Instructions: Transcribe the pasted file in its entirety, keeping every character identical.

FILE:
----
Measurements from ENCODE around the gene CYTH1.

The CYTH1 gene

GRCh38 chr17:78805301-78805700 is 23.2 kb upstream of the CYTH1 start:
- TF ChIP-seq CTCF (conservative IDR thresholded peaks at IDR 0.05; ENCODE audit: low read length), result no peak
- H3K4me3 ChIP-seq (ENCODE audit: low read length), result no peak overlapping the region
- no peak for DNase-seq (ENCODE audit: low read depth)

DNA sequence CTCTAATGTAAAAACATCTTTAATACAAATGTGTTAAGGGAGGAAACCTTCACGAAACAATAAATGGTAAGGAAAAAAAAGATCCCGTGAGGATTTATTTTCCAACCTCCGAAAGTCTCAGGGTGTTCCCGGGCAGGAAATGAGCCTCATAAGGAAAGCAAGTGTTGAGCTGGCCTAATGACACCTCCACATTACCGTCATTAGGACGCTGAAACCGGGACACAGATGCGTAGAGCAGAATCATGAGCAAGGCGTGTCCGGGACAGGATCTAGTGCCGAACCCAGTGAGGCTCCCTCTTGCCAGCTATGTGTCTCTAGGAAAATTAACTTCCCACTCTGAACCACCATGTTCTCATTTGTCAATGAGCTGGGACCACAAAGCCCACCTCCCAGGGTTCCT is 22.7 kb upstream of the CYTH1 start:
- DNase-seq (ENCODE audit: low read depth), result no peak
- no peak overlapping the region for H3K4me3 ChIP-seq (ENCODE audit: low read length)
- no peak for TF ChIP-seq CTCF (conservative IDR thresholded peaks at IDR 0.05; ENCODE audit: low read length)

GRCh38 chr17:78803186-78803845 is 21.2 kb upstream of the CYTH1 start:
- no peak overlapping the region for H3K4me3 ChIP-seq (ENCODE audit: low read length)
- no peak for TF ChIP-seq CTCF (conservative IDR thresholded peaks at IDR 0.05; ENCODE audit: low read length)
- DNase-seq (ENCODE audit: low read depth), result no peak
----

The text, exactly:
Measurements from ENCODE around the gene CYTH1.

The CYTH1 gene

GRCh38 chr17:78805301-78805700 is 23.2 kb upstream of the CYTH1 start:
- TF ChIP-seq CTCF (conservative IDR thresholded peaks at IDR 0.05; ENCODE audit: low read length), result no peak
- H3K4me3 ChIP-seq (ENCODE audit: low read length), result no peak overlapping the region
- no peak for DNase-seq (ENCODE audit: low read depth)

DNA sequence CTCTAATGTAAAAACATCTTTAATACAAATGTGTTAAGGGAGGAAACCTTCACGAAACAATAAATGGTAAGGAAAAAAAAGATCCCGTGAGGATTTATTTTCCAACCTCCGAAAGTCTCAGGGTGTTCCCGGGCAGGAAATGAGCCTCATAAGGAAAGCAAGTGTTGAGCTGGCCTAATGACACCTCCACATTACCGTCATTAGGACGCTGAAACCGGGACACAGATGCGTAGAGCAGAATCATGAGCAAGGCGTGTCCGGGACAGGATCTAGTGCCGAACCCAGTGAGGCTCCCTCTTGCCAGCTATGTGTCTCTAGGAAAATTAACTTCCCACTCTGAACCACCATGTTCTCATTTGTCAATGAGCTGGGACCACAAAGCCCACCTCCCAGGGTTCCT is 22.7 kb upstream of the CYTH1 start:
- DNase-seq (ENCODE audit: low read depth), result no peak
- no peak overlapping the region for H3K4me3 ChIP-seq (ENCODE audit: low read length)
- no peak for TF ChIP-seq CTCF (conservative IDR thresholded peaks at IDR 0.05; ENCODE audit: low read length)

GRCh38 chr17:78803186-78803845 is 21.2 kb upstream of the CYTH1 start:
- no peak overlapping the region for H3K4me3 ChIP-seq (ENCODE audit: low read length)
- no peak for TF ChIP-seq CTCF (conservative IDR thresholded peaks at IDR 0.05; ENCODE audit: low read length)
- DNase-seq (ENCODE audit: low read depth), result no peak